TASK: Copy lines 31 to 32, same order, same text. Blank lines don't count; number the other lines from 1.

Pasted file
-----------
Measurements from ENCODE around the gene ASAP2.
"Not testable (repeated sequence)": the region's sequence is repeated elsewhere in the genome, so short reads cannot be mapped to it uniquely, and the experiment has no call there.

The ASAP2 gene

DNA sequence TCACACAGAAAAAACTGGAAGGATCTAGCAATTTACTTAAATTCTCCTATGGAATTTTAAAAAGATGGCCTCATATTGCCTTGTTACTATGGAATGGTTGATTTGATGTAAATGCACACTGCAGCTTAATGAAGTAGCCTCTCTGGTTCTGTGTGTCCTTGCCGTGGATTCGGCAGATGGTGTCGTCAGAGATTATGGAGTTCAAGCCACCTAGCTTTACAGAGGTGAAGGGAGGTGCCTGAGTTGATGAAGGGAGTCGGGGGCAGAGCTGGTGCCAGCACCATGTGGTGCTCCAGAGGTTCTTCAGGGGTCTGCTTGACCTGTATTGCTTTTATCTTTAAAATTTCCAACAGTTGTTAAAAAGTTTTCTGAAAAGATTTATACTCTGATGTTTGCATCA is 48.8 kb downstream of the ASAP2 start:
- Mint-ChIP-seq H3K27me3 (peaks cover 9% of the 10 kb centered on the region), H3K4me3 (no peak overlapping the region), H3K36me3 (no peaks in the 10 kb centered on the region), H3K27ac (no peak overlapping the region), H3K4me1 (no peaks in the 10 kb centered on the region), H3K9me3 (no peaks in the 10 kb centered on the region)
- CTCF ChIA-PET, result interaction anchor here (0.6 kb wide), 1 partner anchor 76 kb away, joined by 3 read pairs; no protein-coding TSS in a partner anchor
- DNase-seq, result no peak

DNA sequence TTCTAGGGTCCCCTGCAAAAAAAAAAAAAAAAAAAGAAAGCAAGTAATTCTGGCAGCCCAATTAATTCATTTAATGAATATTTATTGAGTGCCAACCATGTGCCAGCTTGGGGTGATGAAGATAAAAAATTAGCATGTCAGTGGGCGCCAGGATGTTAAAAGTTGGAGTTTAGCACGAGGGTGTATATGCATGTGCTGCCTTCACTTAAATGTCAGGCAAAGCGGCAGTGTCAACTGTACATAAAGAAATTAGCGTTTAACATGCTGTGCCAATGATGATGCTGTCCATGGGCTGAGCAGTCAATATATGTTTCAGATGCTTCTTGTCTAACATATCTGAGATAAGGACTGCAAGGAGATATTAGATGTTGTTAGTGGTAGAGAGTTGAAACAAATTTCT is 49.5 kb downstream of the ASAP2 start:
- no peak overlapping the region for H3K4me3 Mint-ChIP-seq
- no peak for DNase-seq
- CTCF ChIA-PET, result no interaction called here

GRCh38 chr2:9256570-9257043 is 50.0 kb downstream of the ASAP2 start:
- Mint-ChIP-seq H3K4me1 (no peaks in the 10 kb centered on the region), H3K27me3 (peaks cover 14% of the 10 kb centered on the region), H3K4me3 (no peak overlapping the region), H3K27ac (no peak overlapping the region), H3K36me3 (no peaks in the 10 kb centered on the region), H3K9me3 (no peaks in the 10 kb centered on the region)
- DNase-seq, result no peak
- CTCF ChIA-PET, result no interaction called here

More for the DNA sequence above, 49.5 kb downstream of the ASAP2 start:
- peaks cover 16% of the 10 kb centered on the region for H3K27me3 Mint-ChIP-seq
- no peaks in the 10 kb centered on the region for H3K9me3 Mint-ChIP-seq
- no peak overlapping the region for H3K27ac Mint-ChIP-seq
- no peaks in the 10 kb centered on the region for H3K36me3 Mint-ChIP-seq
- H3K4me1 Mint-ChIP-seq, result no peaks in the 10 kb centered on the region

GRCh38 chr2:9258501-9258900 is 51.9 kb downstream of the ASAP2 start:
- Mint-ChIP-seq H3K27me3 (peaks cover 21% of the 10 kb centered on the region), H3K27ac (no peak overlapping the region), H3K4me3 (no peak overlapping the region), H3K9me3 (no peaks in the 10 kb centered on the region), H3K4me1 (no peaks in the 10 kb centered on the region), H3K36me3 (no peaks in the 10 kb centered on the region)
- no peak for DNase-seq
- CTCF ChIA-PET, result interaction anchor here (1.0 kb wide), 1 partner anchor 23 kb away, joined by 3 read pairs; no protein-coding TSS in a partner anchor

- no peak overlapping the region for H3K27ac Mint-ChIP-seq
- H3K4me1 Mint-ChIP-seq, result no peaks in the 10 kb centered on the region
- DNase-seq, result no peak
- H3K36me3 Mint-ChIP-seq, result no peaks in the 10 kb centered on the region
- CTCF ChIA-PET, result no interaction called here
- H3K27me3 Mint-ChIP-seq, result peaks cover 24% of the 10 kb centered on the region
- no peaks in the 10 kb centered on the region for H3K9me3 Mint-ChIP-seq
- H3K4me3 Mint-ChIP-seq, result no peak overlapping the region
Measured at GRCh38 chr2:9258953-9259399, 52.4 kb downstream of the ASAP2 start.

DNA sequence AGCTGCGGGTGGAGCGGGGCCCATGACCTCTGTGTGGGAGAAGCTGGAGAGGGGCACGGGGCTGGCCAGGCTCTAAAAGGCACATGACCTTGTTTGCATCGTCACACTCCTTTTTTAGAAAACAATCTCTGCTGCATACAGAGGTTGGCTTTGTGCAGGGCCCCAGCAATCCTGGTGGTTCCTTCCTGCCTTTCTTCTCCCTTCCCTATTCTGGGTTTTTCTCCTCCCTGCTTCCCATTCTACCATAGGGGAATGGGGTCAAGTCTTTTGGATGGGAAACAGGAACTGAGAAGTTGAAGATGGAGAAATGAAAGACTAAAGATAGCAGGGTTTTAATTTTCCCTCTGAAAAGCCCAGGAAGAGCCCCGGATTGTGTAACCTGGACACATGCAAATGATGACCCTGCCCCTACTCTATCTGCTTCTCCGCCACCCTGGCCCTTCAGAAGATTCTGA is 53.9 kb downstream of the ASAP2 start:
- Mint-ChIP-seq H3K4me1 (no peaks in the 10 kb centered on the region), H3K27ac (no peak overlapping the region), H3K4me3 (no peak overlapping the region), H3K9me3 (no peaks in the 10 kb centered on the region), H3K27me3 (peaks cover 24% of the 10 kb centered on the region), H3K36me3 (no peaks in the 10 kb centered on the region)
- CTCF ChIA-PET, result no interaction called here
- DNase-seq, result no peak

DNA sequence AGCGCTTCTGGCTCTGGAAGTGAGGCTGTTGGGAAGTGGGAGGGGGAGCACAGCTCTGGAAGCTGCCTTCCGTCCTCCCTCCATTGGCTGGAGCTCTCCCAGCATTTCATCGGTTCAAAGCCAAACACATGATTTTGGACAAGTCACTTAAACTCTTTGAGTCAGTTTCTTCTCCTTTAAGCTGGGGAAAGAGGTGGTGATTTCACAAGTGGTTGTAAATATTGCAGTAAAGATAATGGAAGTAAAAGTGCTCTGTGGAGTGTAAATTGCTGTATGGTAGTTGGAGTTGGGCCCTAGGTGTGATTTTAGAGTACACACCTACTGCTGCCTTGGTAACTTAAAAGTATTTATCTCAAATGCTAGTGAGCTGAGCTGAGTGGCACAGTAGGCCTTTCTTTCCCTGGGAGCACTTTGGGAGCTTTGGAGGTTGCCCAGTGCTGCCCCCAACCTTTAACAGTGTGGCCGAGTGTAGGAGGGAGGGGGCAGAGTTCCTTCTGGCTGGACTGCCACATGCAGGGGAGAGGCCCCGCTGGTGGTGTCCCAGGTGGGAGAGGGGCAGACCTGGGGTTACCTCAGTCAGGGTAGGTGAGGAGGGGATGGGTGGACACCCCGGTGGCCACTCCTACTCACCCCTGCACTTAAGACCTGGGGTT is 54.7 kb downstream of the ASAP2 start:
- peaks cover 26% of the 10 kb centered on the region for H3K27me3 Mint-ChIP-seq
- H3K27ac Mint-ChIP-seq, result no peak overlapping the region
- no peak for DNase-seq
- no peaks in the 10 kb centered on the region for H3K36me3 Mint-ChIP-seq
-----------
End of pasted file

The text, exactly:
- H3K27me3 Mint-ChIP-seq, result peaks cover 24% of the 10 kb centered on the region
- no peaks in the 10 kb centered on the region for H3K9me3 Mint-ChIP-seq